Google (GOOG) executives never figured the Department of Justice would actually move to block the company’s search deal with Yahoo. But it did. And three hours before the DOJ planned to file suit last fall, both companies announced they would abandon their plans to sell Google ads against Yahoo (YHOO) search results.
How the Department of Justice came to its decision — a decision that slowed Google’s growth in an already down quarter and dealt Yahoo a blow severe enough to send CEO Jerry Yang and president Sue Decker packing — is the subject of a feature in the February issue of Wired called “The Plot to Kill Google.”
We read Wired‘s story and learned that there are eight men responsible for killing the deal. They are:
Tom Barnett, assistant attorney general for antitrust at the DOJ. When Tom met with Yahoo and Google lawyers in October, Yahoo’s lawyers told him that they’d already negotiated with DOJ staffers and decided on amenable terms for all parties. According to the Wired story, Tom said: “Staff is irrelevant.” Then he brought up Section Two of the Sherman Antitrust Act — the piece of law that split Standard Oil in 1911 and AT&T in 1982. That was pretty much the end.
But Tom didn’t come to Section Two all on his own. After Google so successfully sabotaged Microsoft’s bid to acquire Yahoo by painting the company once more as the “Evil Empire,” Microsoft’s (MSFT) head of strategic relations John Kelly orchestrated a careful campaign to return the favour. “Frankly, we saw history repeating itself. We realised that we were goin got have to speak up,” Kelly told Wired.
Herbert Kohl, the Senator from Wisconsin and chair of the Senate’s Antitrust Subcommittee, was one of the first people Microsoft and John spoke to. Kohl soon wrote a letter to the antitrust lawyer, Tom Barnett, telling him “important competition issues are raised by this transaction.”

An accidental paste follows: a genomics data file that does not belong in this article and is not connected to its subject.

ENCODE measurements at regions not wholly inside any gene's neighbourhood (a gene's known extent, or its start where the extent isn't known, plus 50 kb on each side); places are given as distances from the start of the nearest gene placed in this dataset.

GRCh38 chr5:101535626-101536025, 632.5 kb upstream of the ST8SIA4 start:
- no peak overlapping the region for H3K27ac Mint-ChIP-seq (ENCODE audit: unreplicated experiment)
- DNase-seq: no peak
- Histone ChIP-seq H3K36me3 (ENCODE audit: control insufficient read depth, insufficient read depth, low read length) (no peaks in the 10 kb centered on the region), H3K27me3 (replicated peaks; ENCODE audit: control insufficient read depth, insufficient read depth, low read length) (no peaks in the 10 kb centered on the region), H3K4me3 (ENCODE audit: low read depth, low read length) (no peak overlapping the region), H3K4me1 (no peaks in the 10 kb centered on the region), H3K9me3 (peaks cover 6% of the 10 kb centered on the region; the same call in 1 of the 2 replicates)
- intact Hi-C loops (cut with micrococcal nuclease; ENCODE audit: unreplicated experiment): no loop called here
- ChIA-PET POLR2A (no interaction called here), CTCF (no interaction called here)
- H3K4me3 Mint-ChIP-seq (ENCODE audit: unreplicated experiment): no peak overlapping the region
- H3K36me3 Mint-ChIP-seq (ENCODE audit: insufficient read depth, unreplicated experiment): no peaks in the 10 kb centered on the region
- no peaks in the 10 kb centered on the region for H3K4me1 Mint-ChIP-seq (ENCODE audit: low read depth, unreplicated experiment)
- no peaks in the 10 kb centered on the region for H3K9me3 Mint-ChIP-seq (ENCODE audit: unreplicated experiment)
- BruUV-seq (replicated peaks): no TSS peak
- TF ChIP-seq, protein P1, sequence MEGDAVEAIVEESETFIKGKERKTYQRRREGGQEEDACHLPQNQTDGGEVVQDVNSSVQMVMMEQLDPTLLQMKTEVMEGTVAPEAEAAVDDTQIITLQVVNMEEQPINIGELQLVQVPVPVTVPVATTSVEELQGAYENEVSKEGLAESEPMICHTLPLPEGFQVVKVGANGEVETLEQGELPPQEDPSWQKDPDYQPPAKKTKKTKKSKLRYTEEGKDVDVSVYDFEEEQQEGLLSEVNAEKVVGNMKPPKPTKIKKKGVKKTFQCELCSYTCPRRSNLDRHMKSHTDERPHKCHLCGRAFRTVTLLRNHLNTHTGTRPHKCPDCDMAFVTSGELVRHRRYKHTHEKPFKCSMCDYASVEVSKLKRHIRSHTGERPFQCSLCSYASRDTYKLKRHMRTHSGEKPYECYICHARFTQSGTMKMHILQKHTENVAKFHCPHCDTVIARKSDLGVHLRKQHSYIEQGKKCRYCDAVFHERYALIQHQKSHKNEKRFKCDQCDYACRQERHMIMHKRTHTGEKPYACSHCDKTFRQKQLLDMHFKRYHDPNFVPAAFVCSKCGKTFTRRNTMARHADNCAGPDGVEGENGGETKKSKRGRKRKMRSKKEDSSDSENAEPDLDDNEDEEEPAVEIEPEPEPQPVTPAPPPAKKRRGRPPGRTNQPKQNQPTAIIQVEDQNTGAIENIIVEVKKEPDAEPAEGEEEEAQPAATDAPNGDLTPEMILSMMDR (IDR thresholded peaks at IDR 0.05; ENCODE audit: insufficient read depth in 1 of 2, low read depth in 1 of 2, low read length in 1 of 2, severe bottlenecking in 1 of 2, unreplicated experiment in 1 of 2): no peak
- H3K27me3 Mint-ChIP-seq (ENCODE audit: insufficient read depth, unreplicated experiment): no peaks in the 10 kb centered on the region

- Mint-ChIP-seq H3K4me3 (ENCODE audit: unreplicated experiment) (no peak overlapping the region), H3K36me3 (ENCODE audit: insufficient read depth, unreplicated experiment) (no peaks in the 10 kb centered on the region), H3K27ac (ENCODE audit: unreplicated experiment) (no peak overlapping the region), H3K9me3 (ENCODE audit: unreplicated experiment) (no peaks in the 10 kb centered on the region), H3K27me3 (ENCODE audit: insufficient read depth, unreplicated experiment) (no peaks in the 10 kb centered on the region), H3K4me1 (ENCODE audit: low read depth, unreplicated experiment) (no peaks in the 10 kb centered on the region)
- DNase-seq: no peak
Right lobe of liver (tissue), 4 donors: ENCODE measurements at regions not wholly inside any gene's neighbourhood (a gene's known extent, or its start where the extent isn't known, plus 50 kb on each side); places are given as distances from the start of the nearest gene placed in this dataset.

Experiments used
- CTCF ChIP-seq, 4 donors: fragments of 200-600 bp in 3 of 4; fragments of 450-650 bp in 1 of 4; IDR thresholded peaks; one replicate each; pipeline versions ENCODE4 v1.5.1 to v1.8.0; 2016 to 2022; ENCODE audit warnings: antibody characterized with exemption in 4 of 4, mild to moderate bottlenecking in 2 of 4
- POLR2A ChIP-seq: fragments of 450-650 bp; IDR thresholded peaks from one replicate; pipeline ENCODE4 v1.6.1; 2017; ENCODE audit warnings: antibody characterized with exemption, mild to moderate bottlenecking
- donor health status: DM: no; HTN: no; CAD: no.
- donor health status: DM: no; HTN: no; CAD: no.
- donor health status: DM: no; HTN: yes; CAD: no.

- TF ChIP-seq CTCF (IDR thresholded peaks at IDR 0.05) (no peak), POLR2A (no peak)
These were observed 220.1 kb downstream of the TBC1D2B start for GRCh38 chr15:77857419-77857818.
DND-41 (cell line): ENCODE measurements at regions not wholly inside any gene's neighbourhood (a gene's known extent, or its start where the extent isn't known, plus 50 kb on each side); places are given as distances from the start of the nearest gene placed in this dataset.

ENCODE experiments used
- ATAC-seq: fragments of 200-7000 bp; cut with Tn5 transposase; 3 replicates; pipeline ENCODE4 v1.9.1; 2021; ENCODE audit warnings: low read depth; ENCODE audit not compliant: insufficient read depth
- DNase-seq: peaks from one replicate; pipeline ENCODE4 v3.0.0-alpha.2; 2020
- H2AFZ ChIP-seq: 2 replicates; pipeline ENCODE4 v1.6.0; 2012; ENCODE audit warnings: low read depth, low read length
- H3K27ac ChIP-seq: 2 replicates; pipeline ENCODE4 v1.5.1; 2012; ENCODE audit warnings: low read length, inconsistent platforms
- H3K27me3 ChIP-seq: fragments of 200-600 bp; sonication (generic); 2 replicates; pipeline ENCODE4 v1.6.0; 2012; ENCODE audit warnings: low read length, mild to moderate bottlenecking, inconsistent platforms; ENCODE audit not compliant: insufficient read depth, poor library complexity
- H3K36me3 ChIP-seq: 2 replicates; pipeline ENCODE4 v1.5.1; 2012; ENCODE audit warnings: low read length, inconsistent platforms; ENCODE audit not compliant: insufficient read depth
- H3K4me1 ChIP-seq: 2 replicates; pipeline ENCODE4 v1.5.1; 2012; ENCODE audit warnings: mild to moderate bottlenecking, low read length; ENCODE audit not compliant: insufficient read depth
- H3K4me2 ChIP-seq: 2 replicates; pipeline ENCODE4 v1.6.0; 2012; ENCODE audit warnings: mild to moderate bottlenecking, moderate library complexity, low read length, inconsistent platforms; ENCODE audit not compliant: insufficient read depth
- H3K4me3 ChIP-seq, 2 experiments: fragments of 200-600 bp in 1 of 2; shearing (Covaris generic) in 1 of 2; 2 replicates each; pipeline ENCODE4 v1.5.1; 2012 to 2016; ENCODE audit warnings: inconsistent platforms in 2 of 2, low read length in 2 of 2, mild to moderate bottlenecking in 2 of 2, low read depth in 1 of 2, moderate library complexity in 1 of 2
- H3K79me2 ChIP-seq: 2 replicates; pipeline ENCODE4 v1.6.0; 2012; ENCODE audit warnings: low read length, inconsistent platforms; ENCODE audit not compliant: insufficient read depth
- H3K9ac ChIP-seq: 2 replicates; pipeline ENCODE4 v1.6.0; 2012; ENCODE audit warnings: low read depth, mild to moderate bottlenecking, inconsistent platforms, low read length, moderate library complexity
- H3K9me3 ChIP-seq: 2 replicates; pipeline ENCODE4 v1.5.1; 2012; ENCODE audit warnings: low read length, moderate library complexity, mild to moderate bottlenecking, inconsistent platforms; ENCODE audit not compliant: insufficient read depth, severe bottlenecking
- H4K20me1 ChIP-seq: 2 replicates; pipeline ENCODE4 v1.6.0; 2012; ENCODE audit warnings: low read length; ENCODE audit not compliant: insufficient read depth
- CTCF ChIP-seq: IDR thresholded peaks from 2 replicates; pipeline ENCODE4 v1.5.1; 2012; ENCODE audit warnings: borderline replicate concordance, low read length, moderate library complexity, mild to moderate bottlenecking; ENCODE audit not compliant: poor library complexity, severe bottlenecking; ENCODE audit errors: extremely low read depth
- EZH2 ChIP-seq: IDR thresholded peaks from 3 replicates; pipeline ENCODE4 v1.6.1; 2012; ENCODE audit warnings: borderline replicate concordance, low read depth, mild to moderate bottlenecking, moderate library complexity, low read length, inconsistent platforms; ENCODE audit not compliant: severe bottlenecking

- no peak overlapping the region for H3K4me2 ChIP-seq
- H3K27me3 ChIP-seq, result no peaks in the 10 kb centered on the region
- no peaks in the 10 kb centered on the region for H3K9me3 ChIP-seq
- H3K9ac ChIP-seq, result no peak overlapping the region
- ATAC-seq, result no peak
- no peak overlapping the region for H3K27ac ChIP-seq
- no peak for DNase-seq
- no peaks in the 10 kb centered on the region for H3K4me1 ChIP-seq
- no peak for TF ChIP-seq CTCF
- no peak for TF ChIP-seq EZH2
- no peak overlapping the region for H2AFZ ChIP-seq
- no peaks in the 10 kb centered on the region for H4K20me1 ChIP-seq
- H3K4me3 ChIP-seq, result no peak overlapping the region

Advertising consultant Michael Kasson, however, provided Microsoft access to a group of opponents to the Google-Yahoo deal far more convincing to Tom Burnett than a Senator from Wisconsin: Google’s paranoid advertising customers on Madison Avenue. Michael, who reportedly has the third best rolodex in the industry, told Kelly: “Google has badly misjudged how it is perceived. We have a clear and easy story to tell.” Together Kasson and Kohl spoke to 32 CMOs and 375 top advertisers. Soon enough, Tom Barnett began fielding call after call and letter after letter from agencies complaining that the Google-Yahoo deal would limit their choices and unfairly drive up prices.
Eventually, Association of National Advertisers president Bob Liodice took on spreading that story as if it were his own. “The more we dug in, the more we realised that we had to say something,” Bob told Wired. In September, the ANA wrote Tom Burnett an open letter explaining its oposition to the deal.
None of these efforts to undermine the deal would have worked if Yahoo and Google hadn’t so underestimated them. When Yahoo lawyer Dan Wall heard that Microsoft was passing around a memo drawing parrallels between the Google-Yahoo deal and 68-year-old case United States v. Socony-Vacuum Oil Co., Dan “didn’t see how a 1940s case against conspiring oil companies bore much relevance,” according to Wired. Dan should have. The DOJ brought up the case on a conference call and, not long after, forced Google and Yahoo to abandon the deal. Anticipating and deflecting that kind of legal manuever — no matter how silly it might seem — is precisely what Yahoo was paying Dan for. He was simply outflanked.
AT&T (T) public policy chief James Cicconi may not have scored the decisive blow against the Google-Yahoo deal — that prize is Microsoft’s — but he and AT&T definitely get an assist. From Wired: “On September 24, 10 members of Congress sent a letter to the DOJ opposing the deal. All of them have received donations from AT&T over their careers (average total contribution since 1996: $29,000), and most counted the telecom giant as one of their largest contributors.” Why’d AT&T and James do it? Probably because it saw a way to hit Google back for all net neutrality and spectrum advocacy the search giant had gotten itself involved with these past few years, often at AT&T’s expense.
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